When we truly value talent, we'll stop calling people who are busy doing other things Passive Candidates and treat them the same way we treat our hot prospective clients and customers. We'll woo them. We'll understand that we have to woo smart people -- you can't just vet them to death, reject eight out of ten candidates, and think you've performed a valuable service for your employer or the world.

We Misuse Their Time

Twice a week or so I counsel someone to drop out of a recruitment pipeline. I tell them "If these people don't appreciate you now, how do you think it's going to be once you work there?" Organizations that don't value job-seekers don't value their team members, either. Why should they, if people were willing to crawl over piles of broken glass to get the job? They call the piece-parts of the selection engine interviews and tests and background checks, but we could also label the whole contraption a test of mojo and self-esteem. When people are left waiting for hours in lobbies, get their interviews rescheduled and cancelled, when they show up and no one's there to meet them, or when we leave them in the dark for weeks waiting to hear anything after an interview, we scream You Are Dogmeat to Us. Is that the way to build a team that's going to win in your marketplace?

Could You Take a Look at My Tax Return While You're At It?

One of the most glaring signs that recruiting is broken is the reliance on free work from people who are hoping to work for our companies. We think nothing of asking people for marketing plans, detailed solutions to business problems and even unpaid live presentations, positioned as Part of the Hiring Process. It's illegal to make people work for free, but you wouldn't know it listening to job-seekers tell war stories. One Executive Director of a not-for-profit told me "I interview people once a year, even when I don't have openings. I get so many great ideas from job-seekers!" She was proud of herself for her ingenuity - and she runs a freaking not-for-profit agency!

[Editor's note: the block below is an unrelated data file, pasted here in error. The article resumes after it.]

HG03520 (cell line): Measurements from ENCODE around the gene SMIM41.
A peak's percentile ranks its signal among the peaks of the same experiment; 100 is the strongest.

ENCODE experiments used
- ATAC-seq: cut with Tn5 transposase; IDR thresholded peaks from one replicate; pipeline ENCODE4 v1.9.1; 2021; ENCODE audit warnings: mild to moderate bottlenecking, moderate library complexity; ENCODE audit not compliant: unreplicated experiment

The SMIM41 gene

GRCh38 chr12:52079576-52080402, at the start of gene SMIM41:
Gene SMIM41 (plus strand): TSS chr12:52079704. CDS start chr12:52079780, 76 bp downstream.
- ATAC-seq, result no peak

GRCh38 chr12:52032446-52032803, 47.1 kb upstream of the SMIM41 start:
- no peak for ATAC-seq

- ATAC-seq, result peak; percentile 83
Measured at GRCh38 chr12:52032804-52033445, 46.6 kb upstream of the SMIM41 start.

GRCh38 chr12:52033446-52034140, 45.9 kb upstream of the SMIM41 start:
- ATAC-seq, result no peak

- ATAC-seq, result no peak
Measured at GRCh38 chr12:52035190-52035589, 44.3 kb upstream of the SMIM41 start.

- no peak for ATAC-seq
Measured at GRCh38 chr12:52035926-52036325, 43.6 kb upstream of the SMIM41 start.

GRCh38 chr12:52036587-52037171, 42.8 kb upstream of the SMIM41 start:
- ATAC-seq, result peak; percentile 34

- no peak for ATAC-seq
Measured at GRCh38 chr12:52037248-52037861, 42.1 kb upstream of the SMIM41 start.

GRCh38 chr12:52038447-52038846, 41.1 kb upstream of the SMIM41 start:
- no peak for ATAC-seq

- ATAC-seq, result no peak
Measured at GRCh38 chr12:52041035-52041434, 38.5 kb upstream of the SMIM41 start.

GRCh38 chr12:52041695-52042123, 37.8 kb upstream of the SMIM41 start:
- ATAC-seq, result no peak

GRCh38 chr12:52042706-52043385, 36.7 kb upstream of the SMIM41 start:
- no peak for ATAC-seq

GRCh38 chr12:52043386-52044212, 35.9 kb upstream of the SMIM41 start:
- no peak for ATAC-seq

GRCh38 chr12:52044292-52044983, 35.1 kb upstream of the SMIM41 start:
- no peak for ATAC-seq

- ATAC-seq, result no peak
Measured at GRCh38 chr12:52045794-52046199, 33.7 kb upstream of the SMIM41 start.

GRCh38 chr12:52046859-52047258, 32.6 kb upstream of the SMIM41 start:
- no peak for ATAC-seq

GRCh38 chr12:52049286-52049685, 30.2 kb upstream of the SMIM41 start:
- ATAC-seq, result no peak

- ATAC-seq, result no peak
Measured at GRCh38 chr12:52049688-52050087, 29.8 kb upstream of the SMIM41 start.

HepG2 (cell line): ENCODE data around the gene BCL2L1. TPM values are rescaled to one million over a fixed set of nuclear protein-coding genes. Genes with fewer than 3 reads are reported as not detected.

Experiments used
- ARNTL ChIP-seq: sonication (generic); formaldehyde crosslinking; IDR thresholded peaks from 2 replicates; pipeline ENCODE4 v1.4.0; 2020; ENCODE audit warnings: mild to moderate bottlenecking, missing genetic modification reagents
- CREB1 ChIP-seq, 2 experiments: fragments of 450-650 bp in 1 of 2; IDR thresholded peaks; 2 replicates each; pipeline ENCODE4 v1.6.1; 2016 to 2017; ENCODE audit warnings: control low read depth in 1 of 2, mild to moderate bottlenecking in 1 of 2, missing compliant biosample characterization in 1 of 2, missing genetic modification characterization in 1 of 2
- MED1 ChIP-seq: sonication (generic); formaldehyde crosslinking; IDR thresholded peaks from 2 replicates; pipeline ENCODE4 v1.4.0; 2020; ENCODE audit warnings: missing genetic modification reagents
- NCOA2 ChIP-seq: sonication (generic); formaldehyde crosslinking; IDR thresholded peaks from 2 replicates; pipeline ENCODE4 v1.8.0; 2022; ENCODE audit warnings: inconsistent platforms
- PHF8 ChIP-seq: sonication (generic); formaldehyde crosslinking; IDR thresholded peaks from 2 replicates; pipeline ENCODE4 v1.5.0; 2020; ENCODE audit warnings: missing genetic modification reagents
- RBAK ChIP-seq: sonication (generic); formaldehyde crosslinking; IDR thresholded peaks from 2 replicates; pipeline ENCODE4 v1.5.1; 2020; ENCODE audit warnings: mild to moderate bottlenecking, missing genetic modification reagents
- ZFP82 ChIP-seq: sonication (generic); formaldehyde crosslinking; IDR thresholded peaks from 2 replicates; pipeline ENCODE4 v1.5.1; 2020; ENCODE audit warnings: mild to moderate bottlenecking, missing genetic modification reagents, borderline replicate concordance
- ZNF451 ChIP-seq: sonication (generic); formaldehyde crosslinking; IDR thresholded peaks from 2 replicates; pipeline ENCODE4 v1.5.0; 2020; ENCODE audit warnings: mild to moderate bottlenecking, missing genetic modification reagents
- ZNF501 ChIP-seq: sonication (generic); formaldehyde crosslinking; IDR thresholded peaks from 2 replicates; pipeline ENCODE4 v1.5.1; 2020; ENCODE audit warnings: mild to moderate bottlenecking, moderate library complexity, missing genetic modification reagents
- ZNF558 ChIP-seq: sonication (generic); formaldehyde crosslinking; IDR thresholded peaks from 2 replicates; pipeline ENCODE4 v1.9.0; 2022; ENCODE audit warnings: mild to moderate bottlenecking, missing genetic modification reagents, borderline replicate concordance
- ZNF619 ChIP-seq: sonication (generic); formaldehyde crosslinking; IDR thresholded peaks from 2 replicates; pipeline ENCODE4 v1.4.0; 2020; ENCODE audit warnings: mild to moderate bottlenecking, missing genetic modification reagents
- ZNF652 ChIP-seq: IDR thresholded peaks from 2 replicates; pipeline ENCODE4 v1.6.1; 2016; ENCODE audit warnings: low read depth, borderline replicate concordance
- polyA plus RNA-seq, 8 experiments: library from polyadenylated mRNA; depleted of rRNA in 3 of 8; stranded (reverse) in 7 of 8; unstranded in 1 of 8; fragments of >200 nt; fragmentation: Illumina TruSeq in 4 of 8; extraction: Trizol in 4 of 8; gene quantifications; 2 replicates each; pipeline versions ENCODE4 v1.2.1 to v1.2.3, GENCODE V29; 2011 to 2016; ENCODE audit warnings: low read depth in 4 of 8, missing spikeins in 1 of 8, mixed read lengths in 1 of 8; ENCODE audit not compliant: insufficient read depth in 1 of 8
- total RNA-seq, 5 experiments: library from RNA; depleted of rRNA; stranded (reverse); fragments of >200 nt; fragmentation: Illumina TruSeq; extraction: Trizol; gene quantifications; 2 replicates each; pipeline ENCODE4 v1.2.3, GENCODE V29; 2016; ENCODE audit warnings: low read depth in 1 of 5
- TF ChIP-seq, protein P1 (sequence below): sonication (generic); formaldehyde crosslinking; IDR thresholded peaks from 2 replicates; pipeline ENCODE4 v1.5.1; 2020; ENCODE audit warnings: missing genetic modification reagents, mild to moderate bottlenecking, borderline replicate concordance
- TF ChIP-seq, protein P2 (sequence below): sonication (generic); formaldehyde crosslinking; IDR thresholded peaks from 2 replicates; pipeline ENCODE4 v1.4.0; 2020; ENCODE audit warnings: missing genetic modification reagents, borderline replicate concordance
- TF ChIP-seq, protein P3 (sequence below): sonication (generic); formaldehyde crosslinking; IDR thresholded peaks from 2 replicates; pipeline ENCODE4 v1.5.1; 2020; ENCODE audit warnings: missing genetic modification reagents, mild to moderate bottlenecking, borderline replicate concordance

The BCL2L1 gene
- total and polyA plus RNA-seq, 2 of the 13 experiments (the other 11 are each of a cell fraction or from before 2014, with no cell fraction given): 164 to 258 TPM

We Talk About Talent, and We Don't Mean It

In the movie "Lost in America" Albert Brooks' character forbids his wife to use the words "nest egg" after she, er, you'd better see the movie. We talk incessantly about talent in our organizations, but in the clinch, we show how hollow our commitment to talent so often is. We really can't say that we live and die based on the talent of the people we're able to attract when we make our recruiting processes so ponderous and unfriendly. Most of the time, the only marketing we do to job-seekers is in the job ad. Once they're in the pipeline, the marketing stops. We don't even answer their questions promptly or thoroughly, because we're stuck in the mindset "This hiring decision is our choice." That viewpoint will kill a company's profits, but it's as hardy as kudzu nonetheless - maybe because that viewpoint strokes fragile corporate egos like nobody's business.

What Other Fuel Have We Got?

Last on our list and worst of all, we forget that actual people and their energy, individually and collectively, are the only things powering our organizations. That's bad management, and it's unethical too. Isn't it time we recruited people in business as though we really believed that the services these folks can provide us are worth at least as much as the money we're planning to pay them?